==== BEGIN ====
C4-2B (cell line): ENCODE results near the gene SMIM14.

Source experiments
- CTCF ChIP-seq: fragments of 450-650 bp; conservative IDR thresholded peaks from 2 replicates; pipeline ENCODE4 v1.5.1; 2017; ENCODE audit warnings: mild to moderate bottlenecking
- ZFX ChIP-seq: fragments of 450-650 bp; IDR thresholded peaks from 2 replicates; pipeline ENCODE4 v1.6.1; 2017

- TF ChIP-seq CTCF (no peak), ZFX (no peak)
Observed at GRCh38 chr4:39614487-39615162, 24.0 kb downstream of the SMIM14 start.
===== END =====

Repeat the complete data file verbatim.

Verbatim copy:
C4-2B (cell line): ENCODE results near the gene SMIM14.

Source experiments
- CTCF ChIP-seq: fragments of 450-650 bp; conservative IDR thresholded peaks from 2 replicates; pipeline ENCODE4 v1.5.1; 2017; ENCODE audit warnings: mild to moderate bottlenecking
- ZFX ChIP-seq: fragments of 450-650 bp; IDR thresholded peaks from 2 replicates; pipeline ENCODE4 v1.6.1; 2017

- TF ChIP-seq CTCF (no peak), ZFX (no peak)
Observed at GRCh38 chr4:39614487-39615162, 24.0 kb downstream of the SMIM14 start.